So within 24 hours that man with 10,000 tons of coal could very appreciably decrease the price of coal, and he could just about destroy the coal market in Washington within 2 or 3 days.

And I think that holds with industry as a whole. And it has been testified to here before our committee upon the 6-hour day in the Seventy-third Congress, first session. That was testified to by a number of leading industrialists; that is, that even 5 percent, or 2 percent, or 1 percent of the manufacturing institutions-some of them put it as low as 1 percent-of one given industry, by cutthroat competition, could destroy the remainder.

To my mind that is much more reason for general legislation for regulation of these industries.

I asked you a question and then I made a speech.

Lieutenant Governor HURLEY. I agree with you in everything you have said.

Mr. Wood. This United Merchants, of Fall River, moved their machinery from Fall River to Bath, S. C.; that is, they moved their plant down to Bath, S. C. And I understand that as a result of bad working conditions, long hours, and so on, they have had three strikes in that time since they moved there.

Do you think that this manufacturing institution would operate at a profit and withstand three strikes since they moved without having ridiculously low wages? How could they stand three strikes in a year and still make a profit without paying starvation wages? There was a tremendous loss of time.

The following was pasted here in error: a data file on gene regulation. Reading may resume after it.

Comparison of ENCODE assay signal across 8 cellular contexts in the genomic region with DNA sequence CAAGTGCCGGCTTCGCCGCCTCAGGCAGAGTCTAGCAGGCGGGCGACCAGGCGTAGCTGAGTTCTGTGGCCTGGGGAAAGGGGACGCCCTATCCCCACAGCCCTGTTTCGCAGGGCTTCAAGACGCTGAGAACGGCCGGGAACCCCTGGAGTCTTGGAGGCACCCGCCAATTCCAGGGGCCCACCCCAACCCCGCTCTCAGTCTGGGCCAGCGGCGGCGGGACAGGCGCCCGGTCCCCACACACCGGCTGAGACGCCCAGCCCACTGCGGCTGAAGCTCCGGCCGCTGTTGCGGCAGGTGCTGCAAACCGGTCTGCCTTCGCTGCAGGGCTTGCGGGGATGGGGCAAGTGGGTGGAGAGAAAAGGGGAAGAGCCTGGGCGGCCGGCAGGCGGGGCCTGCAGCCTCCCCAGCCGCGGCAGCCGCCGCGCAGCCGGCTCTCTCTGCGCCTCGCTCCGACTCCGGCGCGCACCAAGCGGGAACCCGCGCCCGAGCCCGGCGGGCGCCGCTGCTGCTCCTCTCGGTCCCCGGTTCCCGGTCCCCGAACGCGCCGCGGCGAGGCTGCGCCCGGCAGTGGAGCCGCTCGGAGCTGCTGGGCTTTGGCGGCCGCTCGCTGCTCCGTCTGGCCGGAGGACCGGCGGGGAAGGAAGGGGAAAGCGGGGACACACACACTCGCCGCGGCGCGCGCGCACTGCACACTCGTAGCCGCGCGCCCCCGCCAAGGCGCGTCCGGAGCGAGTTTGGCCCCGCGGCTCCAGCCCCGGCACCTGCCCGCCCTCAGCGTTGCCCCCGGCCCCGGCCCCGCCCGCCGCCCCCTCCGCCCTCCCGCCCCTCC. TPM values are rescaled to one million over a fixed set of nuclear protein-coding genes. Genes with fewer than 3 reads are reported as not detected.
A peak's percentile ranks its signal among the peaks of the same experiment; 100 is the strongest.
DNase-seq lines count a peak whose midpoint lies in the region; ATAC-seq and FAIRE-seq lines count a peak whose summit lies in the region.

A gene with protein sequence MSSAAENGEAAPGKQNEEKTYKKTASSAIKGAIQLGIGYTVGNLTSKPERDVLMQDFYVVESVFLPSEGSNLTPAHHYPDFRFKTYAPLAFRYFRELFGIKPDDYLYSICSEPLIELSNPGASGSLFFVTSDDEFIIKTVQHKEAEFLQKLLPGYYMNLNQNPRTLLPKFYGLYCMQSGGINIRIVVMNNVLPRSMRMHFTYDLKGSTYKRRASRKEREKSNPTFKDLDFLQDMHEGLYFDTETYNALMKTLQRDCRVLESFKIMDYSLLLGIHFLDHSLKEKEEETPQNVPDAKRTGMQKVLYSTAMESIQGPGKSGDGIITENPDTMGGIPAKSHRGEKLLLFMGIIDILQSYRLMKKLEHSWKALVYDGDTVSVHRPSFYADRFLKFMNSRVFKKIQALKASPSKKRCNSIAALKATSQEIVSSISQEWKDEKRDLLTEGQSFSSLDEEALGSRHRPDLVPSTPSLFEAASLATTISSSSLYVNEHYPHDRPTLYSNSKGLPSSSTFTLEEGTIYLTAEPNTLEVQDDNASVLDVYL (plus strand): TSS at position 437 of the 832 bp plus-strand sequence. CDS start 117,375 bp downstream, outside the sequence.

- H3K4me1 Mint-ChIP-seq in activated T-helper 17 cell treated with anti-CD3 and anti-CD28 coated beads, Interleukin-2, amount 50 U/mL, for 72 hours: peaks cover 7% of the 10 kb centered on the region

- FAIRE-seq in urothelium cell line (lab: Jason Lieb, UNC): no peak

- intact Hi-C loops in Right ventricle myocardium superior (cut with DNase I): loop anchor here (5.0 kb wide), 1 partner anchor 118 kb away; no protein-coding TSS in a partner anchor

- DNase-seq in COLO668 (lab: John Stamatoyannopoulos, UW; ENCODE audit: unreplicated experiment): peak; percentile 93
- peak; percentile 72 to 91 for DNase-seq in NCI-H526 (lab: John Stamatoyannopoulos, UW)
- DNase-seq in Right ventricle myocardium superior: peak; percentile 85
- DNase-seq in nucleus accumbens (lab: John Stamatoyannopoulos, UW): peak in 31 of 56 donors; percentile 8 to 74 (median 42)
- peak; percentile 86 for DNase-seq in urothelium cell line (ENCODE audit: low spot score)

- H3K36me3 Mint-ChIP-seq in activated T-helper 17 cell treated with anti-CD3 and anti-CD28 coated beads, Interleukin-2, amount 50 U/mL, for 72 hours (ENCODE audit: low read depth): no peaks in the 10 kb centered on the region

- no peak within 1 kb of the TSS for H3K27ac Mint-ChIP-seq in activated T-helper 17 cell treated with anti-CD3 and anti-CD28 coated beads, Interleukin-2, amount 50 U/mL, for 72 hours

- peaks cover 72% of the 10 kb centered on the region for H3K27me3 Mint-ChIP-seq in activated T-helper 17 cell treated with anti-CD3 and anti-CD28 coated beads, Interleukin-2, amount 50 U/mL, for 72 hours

Lieutenant Governor HURLEY. The reasoning and mathematics of the question seem to bring me to that same conclusion, that they must have paid low wages, although I have no knowledge of it.

Mr. KELLY. Can we get the facts? Mr. Wood. Yes. The plant is still running. Mr. KELLY. Can't we get the facts in relation to the wages? Mr. Wood. Yes; we can do that. That will be brought out later on, Mr. KELLER. Have you finished, Mr. Wood? Mr. Wood. Yes; I have finished. Mr. KELLER. Governor, I would like to ask just a few questions. Of course, I appreciate very much the thoroughness with woich you have gone into this matter today. I have learned a very great deal from your testimony before this committee; and I want to thank you for it especially because it has fitted into what I have tried to think. And I heartily agree with the ideas in this bill and the necessities for it, the necessity of nationalizing industry and accepting it as a national matter.

However, there is another question that runs in my mind, and that is this: Assuming we probably have 10,000,000 idle men, outside of those under W. P. A., will we not be compelled to go much deeper into this whole subject than we are talking about before this committee before we can assure every man of an opportunity for a job?

Lieutenant Governor HURLEY. I assume you will have to do that.

Mr. KELLER. I may be totally wrong; I may be thinking along the wrong lines, but it has occurred to me over very many years that industry is entirely national, that we must accept it as a national matter and treat it from a national viewpoint if we are ever going to

do so.